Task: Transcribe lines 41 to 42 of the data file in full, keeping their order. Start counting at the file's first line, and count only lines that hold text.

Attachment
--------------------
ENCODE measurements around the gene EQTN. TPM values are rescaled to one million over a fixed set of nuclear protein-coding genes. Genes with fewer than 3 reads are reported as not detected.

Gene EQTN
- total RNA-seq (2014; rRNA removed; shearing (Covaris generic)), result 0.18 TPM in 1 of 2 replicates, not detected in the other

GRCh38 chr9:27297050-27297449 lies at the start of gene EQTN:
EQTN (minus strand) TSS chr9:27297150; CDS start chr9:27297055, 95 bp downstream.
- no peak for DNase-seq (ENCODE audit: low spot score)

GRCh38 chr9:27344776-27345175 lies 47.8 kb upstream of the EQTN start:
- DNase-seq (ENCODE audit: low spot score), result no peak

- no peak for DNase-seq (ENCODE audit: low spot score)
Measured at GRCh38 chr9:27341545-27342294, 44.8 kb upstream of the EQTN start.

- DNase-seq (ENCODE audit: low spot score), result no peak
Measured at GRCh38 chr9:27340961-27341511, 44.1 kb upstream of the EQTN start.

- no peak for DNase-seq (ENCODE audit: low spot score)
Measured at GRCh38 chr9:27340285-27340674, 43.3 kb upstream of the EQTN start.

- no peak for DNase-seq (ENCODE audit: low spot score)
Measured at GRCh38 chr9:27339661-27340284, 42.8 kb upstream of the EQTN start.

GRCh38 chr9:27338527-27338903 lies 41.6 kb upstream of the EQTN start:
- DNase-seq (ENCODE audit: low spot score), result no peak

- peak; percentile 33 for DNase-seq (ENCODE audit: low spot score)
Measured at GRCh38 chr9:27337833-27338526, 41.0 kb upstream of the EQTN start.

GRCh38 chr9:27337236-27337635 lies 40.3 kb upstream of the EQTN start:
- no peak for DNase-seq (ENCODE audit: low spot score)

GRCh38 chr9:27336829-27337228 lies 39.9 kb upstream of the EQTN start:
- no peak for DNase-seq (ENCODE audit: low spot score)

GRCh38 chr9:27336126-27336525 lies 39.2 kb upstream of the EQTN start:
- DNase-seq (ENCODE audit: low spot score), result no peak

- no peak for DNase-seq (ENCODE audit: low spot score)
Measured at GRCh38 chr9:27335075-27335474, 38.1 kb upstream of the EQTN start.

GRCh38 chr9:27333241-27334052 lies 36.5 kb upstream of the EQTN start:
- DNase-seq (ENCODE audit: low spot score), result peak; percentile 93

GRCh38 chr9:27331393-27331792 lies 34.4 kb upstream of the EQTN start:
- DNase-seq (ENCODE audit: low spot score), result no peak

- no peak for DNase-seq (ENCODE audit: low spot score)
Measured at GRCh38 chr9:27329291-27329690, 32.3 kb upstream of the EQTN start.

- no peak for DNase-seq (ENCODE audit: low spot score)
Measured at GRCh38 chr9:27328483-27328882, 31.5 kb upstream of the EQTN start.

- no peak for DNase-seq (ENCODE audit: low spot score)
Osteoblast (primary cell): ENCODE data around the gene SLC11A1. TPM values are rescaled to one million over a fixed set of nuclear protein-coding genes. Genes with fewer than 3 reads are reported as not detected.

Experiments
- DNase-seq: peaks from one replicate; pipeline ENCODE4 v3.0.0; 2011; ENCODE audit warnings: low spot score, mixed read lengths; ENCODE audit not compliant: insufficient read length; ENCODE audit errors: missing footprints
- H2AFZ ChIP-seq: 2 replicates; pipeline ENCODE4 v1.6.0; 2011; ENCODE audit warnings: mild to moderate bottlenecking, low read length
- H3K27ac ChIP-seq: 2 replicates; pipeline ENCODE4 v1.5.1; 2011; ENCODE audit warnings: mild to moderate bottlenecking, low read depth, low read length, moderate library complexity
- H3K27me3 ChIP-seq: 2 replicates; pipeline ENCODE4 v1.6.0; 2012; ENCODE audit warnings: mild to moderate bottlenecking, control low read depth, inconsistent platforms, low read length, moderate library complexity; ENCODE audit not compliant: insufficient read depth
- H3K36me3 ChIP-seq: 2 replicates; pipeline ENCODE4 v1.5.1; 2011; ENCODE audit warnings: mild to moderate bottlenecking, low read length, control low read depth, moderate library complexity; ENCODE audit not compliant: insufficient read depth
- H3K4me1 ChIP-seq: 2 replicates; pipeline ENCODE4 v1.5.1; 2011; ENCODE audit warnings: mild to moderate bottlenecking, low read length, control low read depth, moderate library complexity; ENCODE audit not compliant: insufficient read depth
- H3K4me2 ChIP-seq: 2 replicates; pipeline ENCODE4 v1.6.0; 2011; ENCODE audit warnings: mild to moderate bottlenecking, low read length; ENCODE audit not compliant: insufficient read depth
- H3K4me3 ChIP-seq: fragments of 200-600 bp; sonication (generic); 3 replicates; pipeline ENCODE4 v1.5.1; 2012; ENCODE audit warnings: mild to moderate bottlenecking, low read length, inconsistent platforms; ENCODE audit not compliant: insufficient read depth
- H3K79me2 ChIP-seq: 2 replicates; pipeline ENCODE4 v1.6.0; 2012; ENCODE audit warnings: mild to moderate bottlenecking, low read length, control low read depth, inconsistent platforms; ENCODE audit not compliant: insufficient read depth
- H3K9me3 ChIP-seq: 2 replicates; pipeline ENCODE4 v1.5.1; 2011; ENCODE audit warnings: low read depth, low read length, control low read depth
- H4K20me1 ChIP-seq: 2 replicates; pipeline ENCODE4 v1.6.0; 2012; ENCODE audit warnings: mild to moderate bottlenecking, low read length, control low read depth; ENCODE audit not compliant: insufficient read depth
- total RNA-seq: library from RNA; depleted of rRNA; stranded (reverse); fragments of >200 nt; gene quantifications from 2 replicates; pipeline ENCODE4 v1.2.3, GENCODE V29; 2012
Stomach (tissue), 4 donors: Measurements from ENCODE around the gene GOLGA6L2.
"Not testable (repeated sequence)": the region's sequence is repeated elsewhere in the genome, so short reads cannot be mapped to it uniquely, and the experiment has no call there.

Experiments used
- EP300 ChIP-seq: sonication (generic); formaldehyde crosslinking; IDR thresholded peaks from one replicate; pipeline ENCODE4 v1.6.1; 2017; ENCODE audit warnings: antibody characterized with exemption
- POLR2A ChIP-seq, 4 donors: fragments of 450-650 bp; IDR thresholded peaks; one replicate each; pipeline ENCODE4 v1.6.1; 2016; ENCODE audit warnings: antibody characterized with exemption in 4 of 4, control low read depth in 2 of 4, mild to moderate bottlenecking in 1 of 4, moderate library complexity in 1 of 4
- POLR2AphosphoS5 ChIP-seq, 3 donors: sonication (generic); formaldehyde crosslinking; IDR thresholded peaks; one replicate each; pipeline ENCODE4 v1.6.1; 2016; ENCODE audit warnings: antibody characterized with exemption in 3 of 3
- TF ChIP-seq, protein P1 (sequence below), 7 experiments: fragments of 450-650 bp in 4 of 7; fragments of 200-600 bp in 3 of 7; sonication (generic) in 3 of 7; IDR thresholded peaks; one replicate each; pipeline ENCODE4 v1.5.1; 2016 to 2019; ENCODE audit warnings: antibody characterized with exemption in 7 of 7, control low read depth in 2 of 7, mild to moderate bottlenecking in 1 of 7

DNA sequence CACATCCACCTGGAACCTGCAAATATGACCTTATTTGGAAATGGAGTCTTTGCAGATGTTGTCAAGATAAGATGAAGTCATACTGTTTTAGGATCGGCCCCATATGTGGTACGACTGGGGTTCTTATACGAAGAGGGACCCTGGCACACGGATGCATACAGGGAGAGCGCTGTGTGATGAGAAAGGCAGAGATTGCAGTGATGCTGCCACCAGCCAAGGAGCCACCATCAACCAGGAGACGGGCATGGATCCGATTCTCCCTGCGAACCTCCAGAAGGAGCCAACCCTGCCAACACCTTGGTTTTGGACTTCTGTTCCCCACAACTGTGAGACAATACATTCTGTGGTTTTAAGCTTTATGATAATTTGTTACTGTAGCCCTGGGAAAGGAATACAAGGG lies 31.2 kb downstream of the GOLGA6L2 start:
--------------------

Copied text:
- H2AFZ ChIP-seq: 2 replicates; pipeline ENCODE4 v1.6.0; 2011; ENCODE audit warnings: mild to moderate bottlenecking, low read length
- H3K27ac ChIP-seq: 2 replicates; pipeline ENCODE4 v1.5.1; 2011; ENCODE audit warnings: mild to moderate bottlenecking, low read depth, low read length, moderate library complexity